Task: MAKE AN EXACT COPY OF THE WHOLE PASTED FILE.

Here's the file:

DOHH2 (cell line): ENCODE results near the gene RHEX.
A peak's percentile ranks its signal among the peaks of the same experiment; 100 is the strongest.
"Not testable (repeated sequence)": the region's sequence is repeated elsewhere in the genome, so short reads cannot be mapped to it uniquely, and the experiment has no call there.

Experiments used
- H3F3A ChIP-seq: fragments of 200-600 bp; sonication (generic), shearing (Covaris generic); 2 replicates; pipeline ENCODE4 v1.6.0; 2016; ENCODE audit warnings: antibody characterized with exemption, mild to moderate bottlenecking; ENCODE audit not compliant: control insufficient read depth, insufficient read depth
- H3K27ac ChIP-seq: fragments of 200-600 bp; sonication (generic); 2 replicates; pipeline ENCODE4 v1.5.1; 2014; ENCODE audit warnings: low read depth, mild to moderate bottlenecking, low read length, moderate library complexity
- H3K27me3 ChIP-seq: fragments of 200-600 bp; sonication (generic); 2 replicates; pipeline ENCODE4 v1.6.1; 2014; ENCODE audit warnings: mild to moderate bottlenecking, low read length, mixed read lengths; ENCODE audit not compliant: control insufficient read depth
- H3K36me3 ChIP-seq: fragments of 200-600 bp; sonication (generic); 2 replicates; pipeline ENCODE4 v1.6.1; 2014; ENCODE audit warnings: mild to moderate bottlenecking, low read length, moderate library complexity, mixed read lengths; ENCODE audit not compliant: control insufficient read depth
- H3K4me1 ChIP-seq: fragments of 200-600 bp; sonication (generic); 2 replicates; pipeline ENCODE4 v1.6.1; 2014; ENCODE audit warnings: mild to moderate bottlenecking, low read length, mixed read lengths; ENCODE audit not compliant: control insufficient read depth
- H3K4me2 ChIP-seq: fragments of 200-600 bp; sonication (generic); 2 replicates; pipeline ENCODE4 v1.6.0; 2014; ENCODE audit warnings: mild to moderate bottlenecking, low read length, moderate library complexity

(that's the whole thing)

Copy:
DOHH2 (cell line): ENCODE results near the gene RHEX.
A peak's percentile ranks its signal among the peaks of the same experiment; 100 is the strongest.
"Not testable (repeated sequence)": the region's sequence is repeated elsewhere in the genome, so short reads cannot be mapped to it uniquely, and the experiment has no call there.

Experiments used
- H3F3A ChIP-seq: fragments of 200-600 bp; sonication (generic), shearing (Covaris generic); 2 replicates; pipeline ENCODE4 v1.6.0; 2016; ENCODE audit warnings: antibody characterized with exemption, mild to moderate bottlenecking; ENCODE audit not compliant: control insufficient read depth, insufficient read depth
- H3K27ac ChIP-seq: fragments of 200-600 bp; sonication (generic); 2 replicates; pipeline ENCODE4 v1.5.1; 2014; ENCODE audit warnings: low read depth, mild to moderate bottlenecking, low read length, moderate library complexity
- H3K27me3 ChIP-seq: fragments of 200-600 bp; sonication (generic); 2 replicates; pipeline ENCODE4 v1.6.1; 2014; ENCODE audit warnings: mild to moderate bottlenecking, low read length, mixed read lengths; ENCODE audit not compliant: control insufficient read depth
- H3K36me3 ChIP-seq: fragments of 200-600 bp; sonication (generic); 2 replicates; pipeline ENCODE4 v1.6.1; 2014; ENCODE audit warnings: mild to moderate bottlenecking, low read length, moderate library complexity, mixed read lengths; ENCODE audit not compliant: control insufficient read depth
- H3K4me1 ChIP-seq: fragments of 200-600 bp; sonication (generic); 2 replicates; pipeline ENCODE4 v1.6.1; 2014; ENCODE audit warnings: mild to moderate bottlenecking, low read length, mixed read lengths; ENCODE audit not compliant: control insufficient read depth
- H3K4me2 ChIP-seq: fragments of 200-600 bp; sonication (generic); 2 replicates; pipeline ENCODE4 v1.6.0; 2014; ENCODE audit warnings: mild to moderate bottlenecking, low read length, moderate library complexity